Transition States in the Chaotic Pacific, 1812–1848

Edward Sugden

in Emergent Worlds

Published by NYU Press

Published in print October 2018 | ISBN: 9781479899692
Published online May 2019 | e-ISBN: 9781479843435
Transition States in the Chaotic Pacific, 1812–1848

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This chapter explores the historical fold between a declining Spanish colonialism and a coming but not inevitable US imperial nation-state. Terming this midzone the “transition state,” it shows how critical narratives often falsely read the Pacific between 1812 and 1848 in terms of the transformations that occurred subsequently. Before that, individuals who theorized the Pacific gave voice to various transitional forms of consciousness—how they reckoned time, formulated space, or articulated their politics. In each of these domains, they imagined that the world could still be remade into new social forms. A personage the chapter terms the “queer migrant” emerged and embodied these transitional energies. The coming of the United States into the region closed down this space of potential. For those writers who sought to imagine the early Pacific world, such as Herman Melville and James Fenimore Cooper, this was a tragedy. They therefore developed a form—the Pacific elegy—that mourned the loss of this world yet, in mourning it, archived it so that future readers could reactivate it. Overall, this argument challenges the narrative of westward-tending imperialism that has dominated American studies.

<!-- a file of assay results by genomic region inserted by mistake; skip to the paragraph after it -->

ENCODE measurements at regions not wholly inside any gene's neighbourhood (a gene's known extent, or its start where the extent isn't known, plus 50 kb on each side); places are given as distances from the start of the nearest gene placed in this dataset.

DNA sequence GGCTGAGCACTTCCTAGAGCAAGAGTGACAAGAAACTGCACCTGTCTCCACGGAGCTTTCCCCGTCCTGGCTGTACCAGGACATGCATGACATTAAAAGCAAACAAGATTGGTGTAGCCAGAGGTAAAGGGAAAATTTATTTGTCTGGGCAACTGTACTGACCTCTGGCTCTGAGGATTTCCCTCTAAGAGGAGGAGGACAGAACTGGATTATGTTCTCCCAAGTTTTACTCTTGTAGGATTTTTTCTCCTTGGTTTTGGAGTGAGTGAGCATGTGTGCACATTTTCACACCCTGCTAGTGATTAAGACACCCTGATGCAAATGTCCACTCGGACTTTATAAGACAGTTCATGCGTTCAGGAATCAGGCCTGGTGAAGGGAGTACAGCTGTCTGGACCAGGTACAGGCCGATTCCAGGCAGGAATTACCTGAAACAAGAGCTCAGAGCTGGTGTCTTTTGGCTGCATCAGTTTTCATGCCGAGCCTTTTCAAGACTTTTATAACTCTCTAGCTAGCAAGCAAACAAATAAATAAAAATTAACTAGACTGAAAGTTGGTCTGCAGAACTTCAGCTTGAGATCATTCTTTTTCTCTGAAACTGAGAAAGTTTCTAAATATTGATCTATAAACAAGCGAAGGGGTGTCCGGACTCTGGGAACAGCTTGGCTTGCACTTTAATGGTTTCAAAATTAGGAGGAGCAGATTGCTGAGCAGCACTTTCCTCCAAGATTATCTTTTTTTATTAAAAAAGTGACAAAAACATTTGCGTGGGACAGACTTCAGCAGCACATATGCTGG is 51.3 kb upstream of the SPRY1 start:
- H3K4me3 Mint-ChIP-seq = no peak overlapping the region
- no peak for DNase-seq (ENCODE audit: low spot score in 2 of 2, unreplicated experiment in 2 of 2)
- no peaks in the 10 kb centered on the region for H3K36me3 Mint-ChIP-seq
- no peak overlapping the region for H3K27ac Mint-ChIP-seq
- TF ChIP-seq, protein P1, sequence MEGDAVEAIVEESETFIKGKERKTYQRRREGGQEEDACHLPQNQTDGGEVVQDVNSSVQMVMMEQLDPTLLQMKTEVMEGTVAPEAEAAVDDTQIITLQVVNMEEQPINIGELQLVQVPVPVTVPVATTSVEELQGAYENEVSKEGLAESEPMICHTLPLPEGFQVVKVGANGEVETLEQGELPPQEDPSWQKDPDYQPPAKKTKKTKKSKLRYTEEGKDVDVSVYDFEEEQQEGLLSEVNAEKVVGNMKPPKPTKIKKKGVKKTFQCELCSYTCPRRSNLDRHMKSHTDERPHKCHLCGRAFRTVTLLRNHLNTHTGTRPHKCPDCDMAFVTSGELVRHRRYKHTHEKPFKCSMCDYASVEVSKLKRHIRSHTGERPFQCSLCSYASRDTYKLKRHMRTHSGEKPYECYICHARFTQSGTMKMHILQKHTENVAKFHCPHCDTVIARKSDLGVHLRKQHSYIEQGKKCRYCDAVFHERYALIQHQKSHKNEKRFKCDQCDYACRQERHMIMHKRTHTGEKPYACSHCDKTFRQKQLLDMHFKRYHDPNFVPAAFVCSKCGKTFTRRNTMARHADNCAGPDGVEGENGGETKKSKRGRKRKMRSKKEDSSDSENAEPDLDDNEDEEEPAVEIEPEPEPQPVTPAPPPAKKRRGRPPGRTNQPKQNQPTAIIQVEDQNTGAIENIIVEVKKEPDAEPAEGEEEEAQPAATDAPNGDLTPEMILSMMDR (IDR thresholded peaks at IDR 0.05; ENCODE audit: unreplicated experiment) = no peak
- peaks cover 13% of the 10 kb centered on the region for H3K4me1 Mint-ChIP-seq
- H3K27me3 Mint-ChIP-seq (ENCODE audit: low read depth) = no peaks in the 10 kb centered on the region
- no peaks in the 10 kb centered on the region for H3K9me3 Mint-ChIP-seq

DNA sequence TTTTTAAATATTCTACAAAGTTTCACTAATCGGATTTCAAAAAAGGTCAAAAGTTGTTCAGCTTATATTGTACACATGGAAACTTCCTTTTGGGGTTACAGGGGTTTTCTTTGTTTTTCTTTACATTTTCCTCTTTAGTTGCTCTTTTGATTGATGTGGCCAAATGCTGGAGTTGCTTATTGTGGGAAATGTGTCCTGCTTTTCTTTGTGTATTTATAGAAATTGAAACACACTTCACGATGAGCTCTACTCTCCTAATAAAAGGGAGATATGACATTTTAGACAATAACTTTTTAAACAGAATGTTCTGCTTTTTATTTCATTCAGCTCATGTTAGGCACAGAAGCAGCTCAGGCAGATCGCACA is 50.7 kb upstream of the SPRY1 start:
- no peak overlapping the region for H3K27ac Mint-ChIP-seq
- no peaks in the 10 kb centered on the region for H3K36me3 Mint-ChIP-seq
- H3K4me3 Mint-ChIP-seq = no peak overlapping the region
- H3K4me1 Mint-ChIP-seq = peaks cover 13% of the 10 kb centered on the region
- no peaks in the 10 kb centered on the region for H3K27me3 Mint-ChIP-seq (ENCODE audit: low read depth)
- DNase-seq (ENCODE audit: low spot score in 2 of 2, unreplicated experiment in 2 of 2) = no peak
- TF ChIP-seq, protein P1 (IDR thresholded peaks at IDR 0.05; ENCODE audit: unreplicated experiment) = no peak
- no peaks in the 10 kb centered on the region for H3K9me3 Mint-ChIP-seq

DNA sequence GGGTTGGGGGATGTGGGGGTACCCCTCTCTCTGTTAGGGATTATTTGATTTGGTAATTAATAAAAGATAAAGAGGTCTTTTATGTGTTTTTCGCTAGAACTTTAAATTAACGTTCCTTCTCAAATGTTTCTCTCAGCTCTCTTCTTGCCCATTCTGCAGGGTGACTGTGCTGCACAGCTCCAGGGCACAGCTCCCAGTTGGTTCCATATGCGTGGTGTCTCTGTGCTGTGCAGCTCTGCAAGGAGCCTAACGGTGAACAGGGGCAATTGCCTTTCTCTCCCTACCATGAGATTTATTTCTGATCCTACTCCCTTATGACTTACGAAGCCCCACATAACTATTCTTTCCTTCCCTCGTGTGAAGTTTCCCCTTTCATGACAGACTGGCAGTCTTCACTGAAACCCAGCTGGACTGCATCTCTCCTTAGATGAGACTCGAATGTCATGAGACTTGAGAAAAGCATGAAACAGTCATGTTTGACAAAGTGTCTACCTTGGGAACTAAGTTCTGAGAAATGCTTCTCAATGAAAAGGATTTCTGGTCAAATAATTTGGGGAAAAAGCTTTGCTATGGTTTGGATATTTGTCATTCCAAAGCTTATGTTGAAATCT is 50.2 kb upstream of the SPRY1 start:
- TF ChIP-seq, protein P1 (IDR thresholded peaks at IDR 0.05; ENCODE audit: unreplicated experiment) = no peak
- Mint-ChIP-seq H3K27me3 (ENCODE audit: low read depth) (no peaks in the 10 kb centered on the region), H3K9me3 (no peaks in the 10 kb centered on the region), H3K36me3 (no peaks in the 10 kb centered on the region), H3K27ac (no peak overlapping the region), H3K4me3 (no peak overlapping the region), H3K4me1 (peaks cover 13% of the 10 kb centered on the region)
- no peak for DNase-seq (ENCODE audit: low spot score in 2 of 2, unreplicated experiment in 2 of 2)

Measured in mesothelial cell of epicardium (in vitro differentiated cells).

Keywords: transition state; 1848; Pacific; time; space; politics; Pacific elegy; Herman Melville; James Fenimore Cooper; queer migrant

Chapter.  20707 words. 

Subjects: Cultural Studies

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